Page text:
Postby Oscar » Wed Mar 25, 2015 6:07 pm

As support for C-51 slides, Conservative MP floats oversight fix

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By Stuart Trew | March 25, 2015

The government has stacked the public safety committee's schedule this week, hoping to get through all remaining witnesses and approve Bill C-51 before Easter. Meetings resumed Monday night (see CBC's good summary here [ ... -1.3005604 ] ) and continued Tuesday [ ... l=41&Ses=2 ] with morning and evening sessions.

As the public mood shifts against the legislation (support halved between March and February) [ ... -shows-263 ] , with the Canadian Bar Association putting out the latest legal challenge [ ... rror-bill/ ] (C-51 potentially puts "the entire Charter into jeopardy, undermines the rule of law, and goes against the fundamental role of judges as the protectors of Canada's constitutional rights"), and protests, both traditional [ ... -1.2994226 ] (see image above from a March 14 rally in Ottawa) and clothing optional, [ ... f-commons/ ] increasing, the government appears to be spitballing on a desirable endgame, with Michael Chong floating a potential compromise on oversight that will likely appeal to the Liberals.

On March 17, Chong (a Conservative backbencher from Ontario) put out a statement supporting the anti-terror legislation with this caveat:
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"while I fully support Bill C-51, I also believe we need greater oversight of Canadian security and intelligence agencies by a parliamentary committee of elected MPs, who are directly and democratically accountable to Canadians. That greater oversight is even more important as we give these agencies new powers to combat terrorism. It is also why the Senate should pass the Reform Act, to ensure that parliamentary committees can carry out their oversight function free of the control of party leaders and the Prime Minister's office."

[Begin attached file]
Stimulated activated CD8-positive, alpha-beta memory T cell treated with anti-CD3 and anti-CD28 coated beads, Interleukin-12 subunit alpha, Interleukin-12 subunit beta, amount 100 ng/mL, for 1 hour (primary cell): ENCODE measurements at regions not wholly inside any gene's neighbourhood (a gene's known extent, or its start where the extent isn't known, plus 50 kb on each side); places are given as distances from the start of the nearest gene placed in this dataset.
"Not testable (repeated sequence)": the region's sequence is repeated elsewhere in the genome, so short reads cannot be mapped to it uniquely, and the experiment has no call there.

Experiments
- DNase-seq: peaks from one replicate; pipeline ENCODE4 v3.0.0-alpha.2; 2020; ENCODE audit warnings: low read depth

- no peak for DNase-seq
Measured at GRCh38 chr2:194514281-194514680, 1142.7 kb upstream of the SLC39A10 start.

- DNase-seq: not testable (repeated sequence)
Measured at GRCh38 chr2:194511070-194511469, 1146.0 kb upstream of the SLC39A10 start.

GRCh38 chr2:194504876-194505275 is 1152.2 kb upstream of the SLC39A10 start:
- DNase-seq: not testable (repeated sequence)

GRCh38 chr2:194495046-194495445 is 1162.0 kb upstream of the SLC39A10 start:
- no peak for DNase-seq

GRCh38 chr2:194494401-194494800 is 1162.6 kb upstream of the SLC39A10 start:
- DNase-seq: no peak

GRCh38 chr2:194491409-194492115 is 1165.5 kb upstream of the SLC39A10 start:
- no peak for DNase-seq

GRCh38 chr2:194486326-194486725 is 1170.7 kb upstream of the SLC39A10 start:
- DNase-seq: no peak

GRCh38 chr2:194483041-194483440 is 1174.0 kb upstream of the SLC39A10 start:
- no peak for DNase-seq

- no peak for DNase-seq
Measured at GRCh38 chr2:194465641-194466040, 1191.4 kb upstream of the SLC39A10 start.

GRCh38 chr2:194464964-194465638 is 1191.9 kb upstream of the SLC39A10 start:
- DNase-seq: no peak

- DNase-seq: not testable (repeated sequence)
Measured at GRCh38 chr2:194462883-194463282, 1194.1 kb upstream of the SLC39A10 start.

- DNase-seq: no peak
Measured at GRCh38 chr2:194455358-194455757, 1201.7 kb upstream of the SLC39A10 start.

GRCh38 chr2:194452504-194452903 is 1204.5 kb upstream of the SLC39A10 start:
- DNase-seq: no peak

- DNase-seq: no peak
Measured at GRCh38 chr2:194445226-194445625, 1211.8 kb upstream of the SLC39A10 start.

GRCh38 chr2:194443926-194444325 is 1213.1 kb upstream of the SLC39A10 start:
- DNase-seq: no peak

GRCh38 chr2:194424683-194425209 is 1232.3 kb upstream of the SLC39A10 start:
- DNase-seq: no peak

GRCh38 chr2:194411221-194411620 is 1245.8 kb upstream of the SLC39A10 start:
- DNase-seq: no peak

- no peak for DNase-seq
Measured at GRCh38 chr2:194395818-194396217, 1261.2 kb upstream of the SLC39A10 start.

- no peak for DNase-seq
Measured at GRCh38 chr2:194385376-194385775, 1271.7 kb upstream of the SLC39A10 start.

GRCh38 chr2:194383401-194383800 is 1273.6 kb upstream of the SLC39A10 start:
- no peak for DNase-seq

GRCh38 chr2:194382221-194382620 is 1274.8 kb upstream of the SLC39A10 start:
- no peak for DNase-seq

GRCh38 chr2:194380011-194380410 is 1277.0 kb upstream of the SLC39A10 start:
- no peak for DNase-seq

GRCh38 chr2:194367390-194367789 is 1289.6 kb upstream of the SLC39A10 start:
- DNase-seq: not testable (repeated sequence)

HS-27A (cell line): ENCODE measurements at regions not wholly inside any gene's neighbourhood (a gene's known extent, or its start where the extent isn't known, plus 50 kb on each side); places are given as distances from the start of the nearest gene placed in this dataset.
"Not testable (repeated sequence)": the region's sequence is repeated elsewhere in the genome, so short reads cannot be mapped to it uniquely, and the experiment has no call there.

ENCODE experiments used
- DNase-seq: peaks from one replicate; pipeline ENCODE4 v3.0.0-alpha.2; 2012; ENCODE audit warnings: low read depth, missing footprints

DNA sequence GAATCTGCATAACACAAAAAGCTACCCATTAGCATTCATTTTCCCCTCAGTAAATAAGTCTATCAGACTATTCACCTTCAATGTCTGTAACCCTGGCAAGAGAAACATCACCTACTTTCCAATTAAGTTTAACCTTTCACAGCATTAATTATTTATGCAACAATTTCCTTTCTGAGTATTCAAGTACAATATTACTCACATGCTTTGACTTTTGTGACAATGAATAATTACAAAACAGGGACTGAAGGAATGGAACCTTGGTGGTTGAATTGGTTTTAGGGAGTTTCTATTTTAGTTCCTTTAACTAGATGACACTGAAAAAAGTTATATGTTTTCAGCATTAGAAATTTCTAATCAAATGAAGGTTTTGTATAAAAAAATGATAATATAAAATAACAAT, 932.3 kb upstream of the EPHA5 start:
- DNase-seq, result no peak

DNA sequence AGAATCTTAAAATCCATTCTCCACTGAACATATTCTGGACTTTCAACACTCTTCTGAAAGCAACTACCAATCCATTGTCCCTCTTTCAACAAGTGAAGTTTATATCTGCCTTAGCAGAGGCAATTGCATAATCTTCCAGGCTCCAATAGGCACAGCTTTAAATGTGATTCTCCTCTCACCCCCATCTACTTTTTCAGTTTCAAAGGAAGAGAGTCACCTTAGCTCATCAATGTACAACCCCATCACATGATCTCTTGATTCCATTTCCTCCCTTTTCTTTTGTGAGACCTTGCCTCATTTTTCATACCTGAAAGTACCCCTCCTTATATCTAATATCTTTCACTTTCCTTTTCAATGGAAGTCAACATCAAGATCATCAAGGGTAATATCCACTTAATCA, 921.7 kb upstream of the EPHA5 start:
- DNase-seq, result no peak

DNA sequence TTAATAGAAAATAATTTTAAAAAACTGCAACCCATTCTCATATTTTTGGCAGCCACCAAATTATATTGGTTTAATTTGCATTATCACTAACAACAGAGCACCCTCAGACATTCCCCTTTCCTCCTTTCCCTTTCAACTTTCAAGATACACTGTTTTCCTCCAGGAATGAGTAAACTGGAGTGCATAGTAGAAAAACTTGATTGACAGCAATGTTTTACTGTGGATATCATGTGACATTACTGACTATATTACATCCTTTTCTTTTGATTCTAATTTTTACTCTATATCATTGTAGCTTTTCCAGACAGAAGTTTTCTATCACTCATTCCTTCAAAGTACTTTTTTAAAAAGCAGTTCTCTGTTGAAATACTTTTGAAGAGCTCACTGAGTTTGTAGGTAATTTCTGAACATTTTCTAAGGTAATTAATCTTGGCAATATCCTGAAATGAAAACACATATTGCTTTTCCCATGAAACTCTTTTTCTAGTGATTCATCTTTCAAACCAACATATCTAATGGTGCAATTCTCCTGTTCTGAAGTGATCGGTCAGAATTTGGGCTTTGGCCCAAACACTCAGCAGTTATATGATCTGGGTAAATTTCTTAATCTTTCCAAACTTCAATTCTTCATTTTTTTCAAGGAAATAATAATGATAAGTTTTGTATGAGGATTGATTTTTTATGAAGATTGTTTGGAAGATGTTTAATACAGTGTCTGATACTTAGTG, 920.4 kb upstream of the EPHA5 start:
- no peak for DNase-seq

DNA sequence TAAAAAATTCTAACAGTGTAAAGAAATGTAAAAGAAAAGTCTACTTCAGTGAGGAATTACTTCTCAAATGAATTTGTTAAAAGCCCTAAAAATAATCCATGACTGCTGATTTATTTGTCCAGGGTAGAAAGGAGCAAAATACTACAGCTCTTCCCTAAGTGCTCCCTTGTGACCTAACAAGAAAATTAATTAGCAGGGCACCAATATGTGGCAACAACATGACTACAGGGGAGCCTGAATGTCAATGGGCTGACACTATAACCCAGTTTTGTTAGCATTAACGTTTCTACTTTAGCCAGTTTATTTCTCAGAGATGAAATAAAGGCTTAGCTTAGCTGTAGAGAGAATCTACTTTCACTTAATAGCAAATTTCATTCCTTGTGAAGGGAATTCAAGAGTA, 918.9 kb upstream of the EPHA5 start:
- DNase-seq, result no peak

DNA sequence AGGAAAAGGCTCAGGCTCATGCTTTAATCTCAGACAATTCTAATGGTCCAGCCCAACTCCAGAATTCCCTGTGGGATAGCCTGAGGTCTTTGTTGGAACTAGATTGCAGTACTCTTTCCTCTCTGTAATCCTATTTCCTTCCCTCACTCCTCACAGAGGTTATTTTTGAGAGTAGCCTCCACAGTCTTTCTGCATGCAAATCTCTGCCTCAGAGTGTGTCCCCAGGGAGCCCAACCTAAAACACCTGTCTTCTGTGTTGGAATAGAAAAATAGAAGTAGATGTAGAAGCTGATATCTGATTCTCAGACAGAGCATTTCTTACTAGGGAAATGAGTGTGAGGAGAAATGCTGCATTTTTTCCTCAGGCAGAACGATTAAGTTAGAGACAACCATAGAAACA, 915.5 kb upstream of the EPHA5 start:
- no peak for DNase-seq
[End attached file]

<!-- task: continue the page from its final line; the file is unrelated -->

Chong's Reform Act, [ ... e=E&Mode=1 ] which would give MPs more power to trigger leadership reviews, suspend colleagues and select caucus chairs, passed the House of Commons in February, [ ... -1.2970775 ] earning the MP praise across party lines (and some progressive activist groups) for challenging the concentration of power in the Prime Minister's Office. Though his statement on C-51 was interpreted as a similarly courageous challenge to the government line, I suspect it is, in fact, a trial balloon, signalling the government recognizes there are limits to the take-no-prisoners approach to passing legislation. (That's different from saying the government wants to make changes to C-51; it might feel, eventually, it needs to.)


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